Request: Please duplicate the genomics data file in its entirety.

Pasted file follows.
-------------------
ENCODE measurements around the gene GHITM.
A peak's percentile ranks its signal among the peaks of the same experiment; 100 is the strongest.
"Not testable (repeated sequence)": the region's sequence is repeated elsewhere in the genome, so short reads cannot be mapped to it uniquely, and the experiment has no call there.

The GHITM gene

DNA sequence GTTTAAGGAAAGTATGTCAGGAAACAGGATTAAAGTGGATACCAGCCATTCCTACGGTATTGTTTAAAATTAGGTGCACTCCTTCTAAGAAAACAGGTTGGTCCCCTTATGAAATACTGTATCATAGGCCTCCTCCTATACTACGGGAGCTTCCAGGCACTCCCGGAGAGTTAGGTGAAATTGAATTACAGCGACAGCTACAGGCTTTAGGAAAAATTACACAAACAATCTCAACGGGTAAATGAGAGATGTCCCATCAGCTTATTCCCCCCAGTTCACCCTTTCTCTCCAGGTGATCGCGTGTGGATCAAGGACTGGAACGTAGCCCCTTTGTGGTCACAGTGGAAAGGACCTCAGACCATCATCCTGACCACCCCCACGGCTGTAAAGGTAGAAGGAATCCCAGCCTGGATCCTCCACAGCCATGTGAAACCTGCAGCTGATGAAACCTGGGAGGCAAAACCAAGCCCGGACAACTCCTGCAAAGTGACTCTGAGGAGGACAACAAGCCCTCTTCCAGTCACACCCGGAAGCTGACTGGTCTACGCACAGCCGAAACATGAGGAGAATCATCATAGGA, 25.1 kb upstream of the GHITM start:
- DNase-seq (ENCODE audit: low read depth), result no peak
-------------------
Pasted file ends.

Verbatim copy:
ENCODE measurements around the gene GHITM.
A peak's percentile ranks its signal among the peaks of the same experiment; 100 is the strongest.
"Not testable (repeated sequence)": the region's sequence is repeated elsewhere in the genome, so short reads cannot be mapped to it uniquely, and the experiment has no call there.

The GHITM gene

DNA sequence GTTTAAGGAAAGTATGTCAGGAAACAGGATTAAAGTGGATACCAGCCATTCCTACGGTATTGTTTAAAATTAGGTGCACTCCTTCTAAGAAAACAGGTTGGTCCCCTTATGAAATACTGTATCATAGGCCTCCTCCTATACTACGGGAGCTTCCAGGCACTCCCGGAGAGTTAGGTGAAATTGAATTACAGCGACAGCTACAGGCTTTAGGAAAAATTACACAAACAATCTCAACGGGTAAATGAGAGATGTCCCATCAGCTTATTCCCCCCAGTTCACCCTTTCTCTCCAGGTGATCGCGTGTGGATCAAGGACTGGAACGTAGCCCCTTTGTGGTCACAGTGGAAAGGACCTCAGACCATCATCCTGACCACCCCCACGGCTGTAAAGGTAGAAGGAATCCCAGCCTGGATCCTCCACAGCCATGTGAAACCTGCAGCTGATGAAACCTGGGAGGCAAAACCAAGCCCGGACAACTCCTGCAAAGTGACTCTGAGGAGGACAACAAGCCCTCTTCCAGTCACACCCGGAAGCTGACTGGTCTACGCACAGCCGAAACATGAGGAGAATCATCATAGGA, 25.1 kb upstream of the GHITM start:
- DNase-seq (ENCODE audit: low read depth), result no peak